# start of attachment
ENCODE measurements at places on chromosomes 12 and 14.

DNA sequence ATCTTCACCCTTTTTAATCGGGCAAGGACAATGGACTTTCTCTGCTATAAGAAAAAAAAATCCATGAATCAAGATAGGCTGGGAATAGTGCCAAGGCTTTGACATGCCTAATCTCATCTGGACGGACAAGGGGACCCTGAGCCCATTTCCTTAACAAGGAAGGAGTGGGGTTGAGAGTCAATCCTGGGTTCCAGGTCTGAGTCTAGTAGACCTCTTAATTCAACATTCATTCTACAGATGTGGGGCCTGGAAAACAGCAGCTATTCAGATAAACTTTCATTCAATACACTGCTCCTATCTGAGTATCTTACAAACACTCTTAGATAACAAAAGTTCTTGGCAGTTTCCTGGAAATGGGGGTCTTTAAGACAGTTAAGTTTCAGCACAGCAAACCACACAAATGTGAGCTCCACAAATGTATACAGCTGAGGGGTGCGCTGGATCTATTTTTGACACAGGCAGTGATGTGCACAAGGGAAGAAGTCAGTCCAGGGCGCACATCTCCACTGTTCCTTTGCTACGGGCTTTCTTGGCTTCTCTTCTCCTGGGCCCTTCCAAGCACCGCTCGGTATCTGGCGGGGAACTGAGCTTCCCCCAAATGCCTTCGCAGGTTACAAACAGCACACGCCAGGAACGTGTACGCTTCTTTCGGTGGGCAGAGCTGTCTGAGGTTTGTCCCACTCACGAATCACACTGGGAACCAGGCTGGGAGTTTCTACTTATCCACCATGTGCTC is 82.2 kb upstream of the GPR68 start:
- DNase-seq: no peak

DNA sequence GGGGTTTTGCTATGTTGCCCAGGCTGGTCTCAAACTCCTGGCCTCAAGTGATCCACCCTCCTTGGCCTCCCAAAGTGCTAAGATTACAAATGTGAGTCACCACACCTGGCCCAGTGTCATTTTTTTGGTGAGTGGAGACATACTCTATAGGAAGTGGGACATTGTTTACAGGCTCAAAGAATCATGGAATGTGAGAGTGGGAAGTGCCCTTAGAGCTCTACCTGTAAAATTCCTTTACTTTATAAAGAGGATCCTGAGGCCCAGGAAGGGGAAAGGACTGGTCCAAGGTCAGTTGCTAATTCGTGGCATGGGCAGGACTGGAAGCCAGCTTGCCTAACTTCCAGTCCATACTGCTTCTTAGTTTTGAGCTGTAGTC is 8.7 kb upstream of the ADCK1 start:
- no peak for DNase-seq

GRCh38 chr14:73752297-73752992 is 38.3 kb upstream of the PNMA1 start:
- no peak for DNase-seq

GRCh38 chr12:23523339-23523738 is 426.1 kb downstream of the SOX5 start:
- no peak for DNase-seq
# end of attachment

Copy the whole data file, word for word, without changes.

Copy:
ENCODE measurements at places on chromosomes 12 and 14.

DNA sequence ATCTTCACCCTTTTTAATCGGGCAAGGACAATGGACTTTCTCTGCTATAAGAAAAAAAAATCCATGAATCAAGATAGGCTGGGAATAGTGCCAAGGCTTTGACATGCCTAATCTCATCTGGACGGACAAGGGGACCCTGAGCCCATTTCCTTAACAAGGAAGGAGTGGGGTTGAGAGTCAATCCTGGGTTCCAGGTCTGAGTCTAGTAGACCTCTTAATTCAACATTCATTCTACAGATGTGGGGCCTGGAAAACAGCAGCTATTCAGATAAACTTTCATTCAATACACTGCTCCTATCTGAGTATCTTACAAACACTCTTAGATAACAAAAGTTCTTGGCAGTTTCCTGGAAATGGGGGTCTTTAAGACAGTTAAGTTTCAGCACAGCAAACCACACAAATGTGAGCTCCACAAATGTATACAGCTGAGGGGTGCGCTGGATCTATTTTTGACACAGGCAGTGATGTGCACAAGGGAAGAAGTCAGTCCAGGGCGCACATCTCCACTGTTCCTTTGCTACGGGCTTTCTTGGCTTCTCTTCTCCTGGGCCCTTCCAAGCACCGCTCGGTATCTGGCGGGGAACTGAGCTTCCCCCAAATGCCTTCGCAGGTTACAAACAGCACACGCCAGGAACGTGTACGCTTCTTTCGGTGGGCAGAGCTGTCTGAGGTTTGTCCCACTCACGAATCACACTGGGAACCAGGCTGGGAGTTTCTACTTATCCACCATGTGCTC is 82.2 kb upstream of the GPR68 start:
- DNase-seq: no peak

DNA sequence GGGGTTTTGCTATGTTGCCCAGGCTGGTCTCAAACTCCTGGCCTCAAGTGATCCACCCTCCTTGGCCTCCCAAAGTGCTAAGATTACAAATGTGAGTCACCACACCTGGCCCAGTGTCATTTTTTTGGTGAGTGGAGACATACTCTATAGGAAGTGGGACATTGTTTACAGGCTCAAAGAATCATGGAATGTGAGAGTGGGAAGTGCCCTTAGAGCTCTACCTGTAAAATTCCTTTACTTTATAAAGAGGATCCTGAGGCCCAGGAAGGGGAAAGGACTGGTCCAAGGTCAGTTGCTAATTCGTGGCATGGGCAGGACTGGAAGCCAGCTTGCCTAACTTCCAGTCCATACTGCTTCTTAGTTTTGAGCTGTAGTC is 8.7 kb upstream of the ADCK1 start:
- no peak for DNase-seq

GRCh38 chr14:73752297-73752992 is 38.3 kb upstream of the PNMA1 start:
- no peak for DNase-seq

GRCh38 chr12:23523339-23523738 is 426.1 kb downstream of the SOX5 start:
- no peak for DNase-seq